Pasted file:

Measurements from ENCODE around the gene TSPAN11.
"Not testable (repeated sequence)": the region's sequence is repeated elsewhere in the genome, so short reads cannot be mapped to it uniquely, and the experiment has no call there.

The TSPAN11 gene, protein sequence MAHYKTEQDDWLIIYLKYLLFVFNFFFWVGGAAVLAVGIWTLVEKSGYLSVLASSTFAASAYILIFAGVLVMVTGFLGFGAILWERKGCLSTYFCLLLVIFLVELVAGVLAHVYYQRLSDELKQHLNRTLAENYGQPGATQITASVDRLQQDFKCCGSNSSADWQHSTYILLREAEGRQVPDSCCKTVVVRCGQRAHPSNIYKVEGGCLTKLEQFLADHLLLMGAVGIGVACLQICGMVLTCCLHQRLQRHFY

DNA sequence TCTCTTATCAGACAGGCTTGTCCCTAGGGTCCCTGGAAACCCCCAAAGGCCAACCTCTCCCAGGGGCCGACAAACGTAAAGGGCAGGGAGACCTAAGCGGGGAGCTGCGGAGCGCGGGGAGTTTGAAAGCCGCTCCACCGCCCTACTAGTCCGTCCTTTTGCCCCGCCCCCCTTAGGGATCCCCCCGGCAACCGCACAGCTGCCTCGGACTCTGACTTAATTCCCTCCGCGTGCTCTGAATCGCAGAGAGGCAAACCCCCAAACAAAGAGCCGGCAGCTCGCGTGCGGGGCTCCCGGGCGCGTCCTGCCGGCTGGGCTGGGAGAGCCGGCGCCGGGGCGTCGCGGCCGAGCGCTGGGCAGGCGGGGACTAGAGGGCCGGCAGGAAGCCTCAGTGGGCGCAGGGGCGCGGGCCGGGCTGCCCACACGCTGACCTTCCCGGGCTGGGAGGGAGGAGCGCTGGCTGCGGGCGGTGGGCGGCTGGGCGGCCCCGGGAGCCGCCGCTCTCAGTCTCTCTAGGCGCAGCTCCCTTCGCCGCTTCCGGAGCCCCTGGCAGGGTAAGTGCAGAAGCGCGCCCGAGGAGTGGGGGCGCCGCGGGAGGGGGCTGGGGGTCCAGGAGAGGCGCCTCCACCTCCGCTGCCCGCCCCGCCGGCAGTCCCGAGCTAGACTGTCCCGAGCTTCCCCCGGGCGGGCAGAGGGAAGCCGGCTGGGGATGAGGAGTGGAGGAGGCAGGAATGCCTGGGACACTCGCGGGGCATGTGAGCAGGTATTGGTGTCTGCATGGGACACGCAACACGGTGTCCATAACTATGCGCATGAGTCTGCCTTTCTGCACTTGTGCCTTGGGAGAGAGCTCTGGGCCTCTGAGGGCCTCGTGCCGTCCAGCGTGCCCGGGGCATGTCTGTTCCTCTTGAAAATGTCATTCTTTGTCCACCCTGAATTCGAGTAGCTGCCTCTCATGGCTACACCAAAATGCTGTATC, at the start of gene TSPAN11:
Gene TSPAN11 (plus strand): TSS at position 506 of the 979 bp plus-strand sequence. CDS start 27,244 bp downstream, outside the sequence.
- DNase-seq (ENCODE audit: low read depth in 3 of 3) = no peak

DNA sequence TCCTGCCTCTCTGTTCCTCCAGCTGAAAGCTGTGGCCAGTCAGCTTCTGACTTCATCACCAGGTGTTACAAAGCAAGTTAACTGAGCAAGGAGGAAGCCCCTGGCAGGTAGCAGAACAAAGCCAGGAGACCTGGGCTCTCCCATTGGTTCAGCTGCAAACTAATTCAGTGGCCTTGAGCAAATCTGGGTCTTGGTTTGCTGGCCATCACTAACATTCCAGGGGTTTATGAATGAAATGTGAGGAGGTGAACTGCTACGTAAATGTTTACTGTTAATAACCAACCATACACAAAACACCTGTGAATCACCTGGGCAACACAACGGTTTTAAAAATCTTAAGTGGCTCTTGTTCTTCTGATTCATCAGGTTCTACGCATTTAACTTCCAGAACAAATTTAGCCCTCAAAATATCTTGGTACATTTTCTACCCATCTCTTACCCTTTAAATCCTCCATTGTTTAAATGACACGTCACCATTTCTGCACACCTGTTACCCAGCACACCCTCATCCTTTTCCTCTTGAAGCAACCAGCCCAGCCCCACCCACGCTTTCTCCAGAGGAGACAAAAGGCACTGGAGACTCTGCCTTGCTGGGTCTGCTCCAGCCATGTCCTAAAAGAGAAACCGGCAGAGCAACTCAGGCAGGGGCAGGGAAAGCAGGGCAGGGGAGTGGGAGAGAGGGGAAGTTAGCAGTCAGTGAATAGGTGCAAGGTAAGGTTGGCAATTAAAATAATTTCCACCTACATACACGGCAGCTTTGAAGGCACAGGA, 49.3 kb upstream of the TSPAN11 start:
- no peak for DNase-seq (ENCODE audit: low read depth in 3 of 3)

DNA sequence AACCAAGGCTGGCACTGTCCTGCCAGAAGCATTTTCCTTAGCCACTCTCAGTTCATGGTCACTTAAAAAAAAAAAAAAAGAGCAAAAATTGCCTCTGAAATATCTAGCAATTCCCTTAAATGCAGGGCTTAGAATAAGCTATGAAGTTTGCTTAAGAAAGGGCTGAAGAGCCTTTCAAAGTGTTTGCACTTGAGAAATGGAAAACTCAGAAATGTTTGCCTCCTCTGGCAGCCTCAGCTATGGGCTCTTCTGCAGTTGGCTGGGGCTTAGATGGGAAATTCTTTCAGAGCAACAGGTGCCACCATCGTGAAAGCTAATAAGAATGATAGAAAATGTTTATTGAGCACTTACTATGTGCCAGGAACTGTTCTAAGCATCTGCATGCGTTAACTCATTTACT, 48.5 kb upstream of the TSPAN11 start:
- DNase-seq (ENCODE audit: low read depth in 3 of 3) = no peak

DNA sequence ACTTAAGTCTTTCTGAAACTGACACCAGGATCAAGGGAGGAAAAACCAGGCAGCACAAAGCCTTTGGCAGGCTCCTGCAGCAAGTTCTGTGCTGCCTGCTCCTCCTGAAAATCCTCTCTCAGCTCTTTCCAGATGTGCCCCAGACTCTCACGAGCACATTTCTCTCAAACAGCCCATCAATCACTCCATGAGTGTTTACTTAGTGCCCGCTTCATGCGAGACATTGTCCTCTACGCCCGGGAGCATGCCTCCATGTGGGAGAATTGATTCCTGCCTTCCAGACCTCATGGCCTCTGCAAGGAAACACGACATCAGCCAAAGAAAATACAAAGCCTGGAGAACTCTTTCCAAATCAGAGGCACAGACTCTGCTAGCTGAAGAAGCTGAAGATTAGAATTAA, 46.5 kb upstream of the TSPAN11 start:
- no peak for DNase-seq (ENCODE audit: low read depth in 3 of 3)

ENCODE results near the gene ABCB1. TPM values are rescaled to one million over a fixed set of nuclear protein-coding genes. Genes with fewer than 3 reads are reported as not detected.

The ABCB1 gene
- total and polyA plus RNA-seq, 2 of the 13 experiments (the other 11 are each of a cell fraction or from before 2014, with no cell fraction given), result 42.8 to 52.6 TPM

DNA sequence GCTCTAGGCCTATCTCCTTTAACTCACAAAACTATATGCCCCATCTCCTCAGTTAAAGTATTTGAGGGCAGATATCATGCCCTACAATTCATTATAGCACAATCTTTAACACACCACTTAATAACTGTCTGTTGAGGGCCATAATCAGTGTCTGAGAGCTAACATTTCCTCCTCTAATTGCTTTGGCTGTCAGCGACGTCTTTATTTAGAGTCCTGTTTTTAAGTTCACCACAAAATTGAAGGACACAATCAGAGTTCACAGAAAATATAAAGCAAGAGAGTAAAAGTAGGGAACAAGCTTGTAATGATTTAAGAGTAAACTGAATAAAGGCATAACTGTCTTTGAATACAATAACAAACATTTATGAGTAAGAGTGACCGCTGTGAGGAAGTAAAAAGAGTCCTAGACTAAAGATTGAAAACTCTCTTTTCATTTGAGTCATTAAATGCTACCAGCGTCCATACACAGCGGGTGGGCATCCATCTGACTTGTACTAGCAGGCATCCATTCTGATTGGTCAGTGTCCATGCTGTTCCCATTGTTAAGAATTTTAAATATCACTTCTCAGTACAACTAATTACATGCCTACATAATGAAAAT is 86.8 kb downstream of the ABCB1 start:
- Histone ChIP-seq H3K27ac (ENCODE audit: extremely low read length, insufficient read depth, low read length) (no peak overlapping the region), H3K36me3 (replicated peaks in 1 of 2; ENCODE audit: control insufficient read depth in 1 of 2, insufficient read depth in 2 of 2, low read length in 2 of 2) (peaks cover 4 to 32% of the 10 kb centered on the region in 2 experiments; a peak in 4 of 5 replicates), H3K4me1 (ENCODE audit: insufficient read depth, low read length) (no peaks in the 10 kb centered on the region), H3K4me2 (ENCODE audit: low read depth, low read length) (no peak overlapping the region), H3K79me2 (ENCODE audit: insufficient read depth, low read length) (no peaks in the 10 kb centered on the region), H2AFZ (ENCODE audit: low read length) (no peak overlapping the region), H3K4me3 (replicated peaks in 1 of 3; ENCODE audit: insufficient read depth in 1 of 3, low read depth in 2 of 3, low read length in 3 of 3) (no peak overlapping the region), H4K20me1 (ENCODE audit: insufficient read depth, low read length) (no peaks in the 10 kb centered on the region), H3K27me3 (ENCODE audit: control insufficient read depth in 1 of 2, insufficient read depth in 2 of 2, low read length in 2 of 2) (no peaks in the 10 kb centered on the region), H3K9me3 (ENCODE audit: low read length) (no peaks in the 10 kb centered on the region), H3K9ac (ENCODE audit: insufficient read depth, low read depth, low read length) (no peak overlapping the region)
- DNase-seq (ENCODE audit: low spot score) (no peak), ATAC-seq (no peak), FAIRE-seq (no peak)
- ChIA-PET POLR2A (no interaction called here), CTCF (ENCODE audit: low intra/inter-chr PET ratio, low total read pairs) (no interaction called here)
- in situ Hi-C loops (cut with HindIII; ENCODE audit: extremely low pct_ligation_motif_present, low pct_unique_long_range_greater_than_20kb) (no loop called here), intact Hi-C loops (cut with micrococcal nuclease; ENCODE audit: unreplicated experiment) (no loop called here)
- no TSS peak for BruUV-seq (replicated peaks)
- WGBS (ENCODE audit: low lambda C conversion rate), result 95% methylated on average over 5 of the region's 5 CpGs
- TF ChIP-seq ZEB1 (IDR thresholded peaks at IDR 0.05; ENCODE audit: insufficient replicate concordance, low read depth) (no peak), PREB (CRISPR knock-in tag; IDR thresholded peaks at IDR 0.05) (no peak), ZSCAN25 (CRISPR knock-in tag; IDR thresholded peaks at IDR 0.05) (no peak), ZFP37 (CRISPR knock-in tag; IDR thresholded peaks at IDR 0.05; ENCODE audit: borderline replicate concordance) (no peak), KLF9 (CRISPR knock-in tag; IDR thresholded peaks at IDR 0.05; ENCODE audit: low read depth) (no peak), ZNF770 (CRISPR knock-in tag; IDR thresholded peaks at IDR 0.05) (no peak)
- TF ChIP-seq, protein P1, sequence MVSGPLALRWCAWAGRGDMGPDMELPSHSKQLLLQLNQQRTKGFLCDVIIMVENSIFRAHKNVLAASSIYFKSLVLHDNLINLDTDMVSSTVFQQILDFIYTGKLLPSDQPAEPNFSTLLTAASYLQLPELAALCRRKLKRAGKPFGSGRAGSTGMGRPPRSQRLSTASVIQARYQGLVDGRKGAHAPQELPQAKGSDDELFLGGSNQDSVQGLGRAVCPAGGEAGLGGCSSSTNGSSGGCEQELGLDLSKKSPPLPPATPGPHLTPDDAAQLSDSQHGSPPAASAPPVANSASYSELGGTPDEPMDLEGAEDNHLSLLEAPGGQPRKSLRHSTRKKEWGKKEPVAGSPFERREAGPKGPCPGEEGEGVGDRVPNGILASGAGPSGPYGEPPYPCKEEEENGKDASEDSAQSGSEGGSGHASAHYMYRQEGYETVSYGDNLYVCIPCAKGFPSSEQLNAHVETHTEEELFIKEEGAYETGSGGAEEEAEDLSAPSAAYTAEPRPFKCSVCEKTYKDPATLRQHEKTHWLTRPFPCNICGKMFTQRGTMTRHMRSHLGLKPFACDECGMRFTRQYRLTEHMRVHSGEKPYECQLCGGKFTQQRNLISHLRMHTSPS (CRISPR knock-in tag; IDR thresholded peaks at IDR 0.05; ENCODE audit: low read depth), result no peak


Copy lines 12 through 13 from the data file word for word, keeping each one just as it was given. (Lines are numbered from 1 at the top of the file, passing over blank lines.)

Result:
- no peak for DNase-seq (ENCODE audit: low read depth in 3 of 3)

ENCODE results near the gene ABCB1. TPM values are rescaled to one million over a fixed set of nuclear protein-coding genes. Genes with fewer than 3 reads are reported as not detected.